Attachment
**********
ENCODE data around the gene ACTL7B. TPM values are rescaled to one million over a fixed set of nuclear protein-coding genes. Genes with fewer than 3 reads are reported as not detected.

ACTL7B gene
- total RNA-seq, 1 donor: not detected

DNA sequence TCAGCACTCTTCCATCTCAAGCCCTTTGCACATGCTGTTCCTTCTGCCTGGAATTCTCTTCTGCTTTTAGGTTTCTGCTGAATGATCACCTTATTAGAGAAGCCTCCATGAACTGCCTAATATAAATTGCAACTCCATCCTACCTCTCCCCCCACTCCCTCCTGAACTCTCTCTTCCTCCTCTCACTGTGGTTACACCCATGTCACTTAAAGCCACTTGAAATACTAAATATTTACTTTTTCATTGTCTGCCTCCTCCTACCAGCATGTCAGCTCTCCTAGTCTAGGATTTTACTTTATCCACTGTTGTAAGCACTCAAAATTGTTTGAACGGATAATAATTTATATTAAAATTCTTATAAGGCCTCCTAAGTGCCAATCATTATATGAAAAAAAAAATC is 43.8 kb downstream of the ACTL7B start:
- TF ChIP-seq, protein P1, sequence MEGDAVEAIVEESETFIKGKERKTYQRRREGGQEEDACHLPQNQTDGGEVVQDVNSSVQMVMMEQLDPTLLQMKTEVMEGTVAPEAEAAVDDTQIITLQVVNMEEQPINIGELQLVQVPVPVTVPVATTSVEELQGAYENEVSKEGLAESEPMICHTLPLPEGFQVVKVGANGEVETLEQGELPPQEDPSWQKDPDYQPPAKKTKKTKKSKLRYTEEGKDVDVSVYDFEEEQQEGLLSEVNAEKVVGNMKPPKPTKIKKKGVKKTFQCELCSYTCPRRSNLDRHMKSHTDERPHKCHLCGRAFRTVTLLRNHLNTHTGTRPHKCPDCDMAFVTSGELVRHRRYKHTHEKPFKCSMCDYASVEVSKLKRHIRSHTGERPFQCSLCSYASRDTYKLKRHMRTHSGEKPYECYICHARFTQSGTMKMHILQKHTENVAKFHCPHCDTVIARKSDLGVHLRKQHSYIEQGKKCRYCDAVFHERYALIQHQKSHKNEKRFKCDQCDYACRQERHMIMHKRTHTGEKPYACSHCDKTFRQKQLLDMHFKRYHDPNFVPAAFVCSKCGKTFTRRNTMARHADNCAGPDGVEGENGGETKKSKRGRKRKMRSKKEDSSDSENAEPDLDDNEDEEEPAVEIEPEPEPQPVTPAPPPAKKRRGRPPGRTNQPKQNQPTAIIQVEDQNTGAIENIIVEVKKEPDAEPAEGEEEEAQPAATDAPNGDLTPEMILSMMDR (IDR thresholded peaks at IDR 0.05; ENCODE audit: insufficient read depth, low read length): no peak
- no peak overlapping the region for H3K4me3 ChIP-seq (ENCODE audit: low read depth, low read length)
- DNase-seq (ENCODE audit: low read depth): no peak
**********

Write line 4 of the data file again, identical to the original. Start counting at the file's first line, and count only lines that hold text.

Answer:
DNA sequence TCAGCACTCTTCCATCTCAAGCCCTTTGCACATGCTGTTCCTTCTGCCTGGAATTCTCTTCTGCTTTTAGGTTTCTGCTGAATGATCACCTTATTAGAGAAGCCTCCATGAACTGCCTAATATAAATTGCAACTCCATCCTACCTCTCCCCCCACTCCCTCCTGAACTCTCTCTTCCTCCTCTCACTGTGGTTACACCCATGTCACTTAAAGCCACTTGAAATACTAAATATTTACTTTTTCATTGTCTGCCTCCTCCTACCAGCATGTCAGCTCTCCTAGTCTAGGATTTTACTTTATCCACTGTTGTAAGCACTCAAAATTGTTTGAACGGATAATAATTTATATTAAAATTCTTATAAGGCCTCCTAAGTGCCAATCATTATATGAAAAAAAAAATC is 43.8 kb downstream of the ACTL7B start: